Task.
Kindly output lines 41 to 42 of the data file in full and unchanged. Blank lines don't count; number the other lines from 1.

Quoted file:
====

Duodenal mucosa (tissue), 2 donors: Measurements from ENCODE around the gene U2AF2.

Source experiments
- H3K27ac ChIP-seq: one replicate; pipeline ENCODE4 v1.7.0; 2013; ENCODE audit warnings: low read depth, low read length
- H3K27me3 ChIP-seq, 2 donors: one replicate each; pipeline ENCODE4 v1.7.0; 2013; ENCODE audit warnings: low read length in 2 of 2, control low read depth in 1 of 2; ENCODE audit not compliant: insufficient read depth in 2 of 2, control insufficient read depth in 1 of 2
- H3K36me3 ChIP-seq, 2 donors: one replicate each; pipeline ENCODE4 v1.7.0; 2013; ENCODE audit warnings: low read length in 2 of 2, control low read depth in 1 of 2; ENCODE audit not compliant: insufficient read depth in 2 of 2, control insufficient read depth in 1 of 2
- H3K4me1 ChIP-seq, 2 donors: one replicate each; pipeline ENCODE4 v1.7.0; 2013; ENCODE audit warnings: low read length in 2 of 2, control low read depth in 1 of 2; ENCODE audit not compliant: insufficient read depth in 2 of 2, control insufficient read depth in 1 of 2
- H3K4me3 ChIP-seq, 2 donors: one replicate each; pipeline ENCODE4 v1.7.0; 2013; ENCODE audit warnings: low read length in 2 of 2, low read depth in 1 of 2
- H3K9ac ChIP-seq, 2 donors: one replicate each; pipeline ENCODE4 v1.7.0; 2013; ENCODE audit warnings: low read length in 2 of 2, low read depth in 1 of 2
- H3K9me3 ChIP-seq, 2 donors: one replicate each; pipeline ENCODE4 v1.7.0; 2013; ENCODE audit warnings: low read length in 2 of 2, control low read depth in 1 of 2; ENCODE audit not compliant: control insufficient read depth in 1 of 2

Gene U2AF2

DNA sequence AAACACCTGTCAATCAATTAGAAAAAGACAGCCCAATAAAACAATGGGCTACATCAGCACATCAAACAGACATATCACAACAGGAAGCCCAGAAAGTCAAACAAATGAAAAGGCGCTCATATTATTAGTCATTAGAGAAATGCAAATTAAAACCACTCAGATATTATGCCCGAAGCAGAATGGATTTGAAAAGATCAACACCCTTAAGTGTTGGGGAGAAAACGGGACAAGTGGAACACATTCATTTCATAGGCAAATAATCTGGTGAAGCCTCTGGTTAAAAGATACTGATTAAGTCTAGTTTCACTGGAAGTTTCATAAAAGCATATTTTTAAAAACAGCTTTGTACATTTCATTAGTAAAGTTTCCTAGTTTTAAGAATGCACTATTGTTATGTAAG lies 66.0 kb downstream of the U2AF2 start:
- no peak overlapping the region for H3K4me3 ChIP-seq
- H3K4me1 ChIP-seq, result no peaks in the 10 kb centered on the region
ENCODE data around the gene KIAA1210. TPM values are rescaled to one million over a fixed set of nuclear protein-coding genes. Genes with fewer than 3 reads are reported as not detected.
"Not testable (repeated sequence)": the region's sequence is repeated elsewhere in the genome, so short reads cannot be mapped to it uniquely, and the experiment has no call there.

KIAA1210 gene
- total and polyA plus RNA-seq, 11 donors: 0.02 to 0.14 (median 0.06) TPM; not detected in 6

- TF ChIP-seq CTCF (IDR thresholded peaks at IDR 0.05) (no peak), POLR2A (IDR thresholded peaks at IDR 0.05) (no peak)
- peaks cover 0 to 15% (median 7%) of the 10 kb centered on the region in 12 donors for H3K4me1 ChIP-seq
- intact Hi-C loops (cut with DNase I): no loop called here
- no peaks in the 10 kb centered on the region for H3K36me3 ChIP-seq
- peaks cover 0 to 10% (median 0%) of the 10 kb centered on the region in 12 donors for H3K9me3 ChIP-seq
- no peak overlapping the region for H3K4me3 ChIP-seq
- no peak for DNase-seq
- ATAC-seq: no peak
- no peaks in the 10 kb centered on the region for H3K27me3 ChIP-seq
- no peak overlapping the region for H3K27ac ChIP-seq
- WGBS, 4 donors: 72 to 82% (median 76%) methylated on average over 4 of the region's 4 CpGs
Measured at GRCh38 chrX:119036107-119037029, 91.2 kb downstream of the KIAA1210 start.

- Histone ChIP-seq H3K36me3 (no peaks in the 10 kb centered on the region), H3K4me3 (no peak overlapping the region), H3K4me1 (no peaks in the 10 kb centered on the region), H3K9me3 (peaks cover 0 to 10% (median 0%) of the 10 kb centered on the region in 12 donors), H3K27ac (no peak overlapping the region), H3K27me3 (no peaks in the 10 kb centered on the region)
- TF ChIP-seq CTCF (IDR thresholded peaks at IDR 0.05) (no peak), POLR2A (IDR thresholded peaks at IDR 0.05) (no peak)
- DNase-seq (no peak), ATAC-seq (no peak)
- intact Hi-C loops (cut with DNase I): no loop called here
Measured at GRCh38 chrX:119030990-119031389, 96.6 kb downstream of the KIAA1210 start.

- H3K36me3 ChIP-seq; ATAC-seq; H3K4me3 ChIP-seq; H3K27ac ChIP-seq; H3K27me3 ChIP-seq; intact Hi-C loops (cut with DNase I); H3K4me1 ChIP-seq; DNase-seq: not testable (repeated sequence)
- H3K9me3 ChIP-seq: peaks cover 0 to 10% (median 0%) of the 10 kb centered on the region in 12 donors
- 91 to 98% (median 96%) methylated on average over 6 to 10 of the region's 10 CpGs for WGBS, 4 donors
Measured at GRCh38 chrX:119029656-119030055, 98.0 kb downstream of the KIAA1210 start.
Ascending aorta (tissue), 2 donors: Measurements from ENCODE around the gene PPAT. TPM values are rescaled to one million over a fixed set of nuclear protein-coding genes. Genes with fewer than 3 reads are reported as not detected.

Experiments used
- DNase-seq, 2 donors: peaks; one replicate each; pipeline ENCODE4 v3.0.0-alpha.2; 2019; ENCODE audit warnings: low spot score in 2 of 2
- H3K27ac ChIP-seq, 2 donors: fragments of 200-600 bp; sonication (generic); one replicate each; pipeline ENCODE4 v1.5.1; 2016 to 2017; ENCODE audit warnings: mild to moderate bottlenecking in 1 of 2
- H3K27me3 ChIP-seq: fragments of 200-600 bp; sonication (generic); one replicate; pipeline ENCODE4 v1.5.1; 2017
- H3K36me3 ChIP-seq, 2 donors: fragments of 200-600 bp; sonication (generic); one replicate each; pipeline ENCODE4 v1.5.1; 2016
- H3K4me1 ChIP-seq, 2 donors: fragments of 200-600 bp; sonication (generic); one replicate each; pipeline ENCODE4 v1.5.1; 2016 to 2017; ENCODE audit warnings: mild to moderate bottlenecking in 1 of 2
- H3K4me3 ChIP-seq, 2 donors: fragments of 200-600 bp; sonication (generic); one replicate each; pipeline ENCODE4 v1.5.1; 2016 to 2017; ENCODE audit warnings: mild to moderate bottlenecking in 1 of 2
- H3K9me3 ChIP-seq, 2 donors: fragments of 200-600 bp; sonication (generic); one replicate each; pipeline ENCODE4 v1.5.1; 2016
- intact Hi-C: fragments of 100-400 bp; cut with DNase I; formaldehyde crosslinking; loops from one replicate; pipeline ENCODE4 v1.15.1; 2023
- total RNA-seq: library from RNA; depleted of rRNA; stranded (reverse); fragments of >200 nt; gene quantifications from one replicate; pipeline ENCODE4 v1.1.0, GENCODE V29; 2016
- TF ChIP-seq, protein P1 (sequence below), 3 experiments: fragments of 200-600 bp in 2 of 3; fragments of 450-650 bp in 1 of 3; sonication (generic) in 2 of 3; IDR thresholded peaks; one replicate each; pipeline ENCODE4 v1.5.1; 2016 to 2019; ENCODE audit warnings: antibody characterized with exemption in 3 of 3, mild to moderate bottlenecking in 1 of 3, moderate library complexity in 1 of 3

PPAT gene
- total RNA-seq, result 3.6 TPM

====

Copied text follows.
- DNase-seq, 2 donors: peaks; one replicate each; pipeline ENCODE4 v3.0.0-alpha.2; 2019; ENCODE audit warnings: low spot score in 2 of 2
- H3K27ac ChIP-seq, 2 donors: fragments of 200-600 bp; sonication (generic); one replicate each; pipeline ENCODE4 v1.5.1; 2016 to 2017; ENCODE audit warnings: mild to moderate bottlenecking in 1 of 2